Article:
popsicle sticks (for fingers), or, even a rifle (be sure it’s unloaded first!).

The rigid type of splint must be padded as it is applied for the support of the injury and comfort to the victim. Good padding could be rolled or folded sheets, towels or rags. The padding is placed between the splint and the injured limb, while the splint is being applied. The basic principle for application of the rigid type is the same for both arms and legs. Having two people to apply the splint(s) is very helpful.

1. Apply dressings to any wounds on the injured limb.

2. One person gently supports the injured limb and applies
slight traction.

3. The second person positions the splint alongside, over or
under the injured limb.

4. The second person places the padding between the splint
and the injured limb.

5. The splint is securely wrapped. The second person begins
at the end of the splint closest to the body and works toward the hand or foot.
You can improvise the wrappings, but any roller gauze will do.

While I was in the ambulance business, I developed a strong
prejudice for using one type of rigid splint. I just loved cardboard! It stores
well, can be customized with just a knife or scissors, and best of all, it’s
cheap. You can make your own from cardboard boxes. They aren’t pretty, but they

Soft splints are generally constructed of a heavy-duty double-walled, transparent plastic. They come in a variety of sizes and shapes. Some even have zippers for ease in application. These air splints have some distinct advantage over the rigid types. They are very compact in storage, fairly light in weight, very comfortable to the victim, relatively easy to apply and they can apply gentle pressure to a bleeding wound when inflated properly.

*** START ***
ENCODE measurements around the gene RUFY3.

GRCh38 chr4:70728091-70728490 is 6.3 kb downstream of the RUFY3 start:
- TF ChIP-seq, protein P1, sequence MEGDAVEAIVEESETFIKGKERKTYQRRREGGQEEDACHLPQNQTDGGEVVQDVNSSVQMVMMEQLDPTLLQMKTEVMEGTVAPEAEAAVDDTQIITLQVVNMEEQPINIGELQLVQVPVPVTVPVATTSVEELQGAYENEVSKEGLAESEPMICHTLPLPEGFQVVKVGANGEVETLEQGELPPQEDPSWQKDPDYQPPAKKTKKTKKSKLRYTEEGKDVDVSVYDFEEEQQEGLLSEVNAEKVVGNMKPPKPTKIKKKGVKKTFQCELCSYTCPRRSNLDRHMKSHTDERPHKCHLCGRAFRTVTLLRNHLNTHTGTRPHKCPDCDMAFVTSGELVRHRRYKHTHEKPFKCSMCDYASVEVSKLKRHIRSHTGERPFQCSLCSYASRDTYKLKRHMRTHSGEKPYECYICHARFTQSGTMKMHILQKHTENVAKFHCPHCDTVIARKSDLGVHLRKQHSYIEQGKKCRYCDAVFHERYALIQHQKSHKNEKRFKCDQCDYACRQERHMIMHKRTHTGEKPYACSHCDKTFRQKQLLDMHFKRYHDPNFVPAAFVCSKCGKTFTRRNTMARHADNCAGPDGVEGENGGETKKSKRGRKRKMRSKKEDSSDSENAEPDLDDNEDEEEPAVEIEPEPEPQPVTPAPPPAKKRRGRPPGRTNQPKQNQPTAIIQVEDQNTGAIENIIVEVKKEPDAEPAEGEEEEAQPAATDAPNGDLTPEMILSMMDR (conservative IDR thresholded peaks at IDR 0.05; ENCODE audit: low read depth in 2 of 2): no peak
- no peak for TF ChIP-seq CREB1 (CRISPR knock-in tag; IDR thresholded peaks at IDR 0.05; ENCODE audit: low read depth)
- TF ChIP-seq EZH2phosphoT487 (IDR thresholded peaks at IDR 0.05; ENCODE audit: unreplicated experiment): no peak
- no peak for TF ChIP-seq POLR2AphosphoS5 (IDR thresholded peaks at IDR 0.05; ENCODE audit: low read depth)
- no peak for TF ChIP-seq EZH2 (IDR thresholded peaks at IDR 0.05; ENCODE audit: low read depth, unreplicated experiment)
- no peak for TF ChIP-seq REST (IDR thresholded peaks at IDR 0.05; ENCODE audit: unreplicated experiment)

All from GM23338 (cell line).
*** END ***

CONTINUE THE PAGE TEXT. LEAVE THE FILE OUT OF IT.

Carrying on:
There are some disadvantages and limitations to the air
splint. It can be torn on sharp objects. It can leak and is not usable on
severely angulated fractures. Lastly, it is not easily reshaped, so you need to
keep more different types on hand. The air splint is applied in a different
manner from the rigid splint. Again, two people to apply the air splint works
the best.

1. Dress any wounds or bleeding on the injured limb.

2. The first person pulls the deflated splint onto and
around one of his (or her) own arms, to hold it open.

3. You then apply gentle traction while the second person
supports the limb.

4. The first person then gently slides the air splint onto
the injured limb. Remember to maintain traction and support.

5. The second person can then inflate the splint. Use only
lung power. Air pumps can overinflate the splint causing severe damage to the

1. Apply bandages to any bleeding wounds on the injured

2. One person applies gentle traction to the injured limb
while supporting the fracture site.

3. The second person then slides the deflated splint onto or
around the limb.

4. The first person must then change hands from inside the
splint to the outside, while the second person supports the fracture. Remember
to maintain traction while changing hands.

5. The zipper is done up.

6. The splint is then inflated by the second person, by

We used to carry all the different sizes and shapes of air
splints on the ambulance. But in my experience, the only ones we used very
often were the full arm, half arm, and full leg and half leg. These seemed to
do the job very well. If you feel the need for air splints, these four will do
most any of the jobs that an air splint is good for.

Traction splints are a special type of splint. They have
been around quite a while in one form or another. The famous Hare traction
splint is a modern version of the Thomas half-ring splint. They were developed
primarily to treat fractures of the femur (thigh bone). Although a lower leg
(but not ankle) fracture can also be treated fairly well by their application.

What makes a traction
so useful is its ability to develop a strong, even, steady pull
which is able to overcome very strong muscles in the thigh. This in effect
separates and immobilizes the bone ends.

Traction splints are very complicated to apply compared with
an air splint. If you plan to have one, you must develop a good technique. The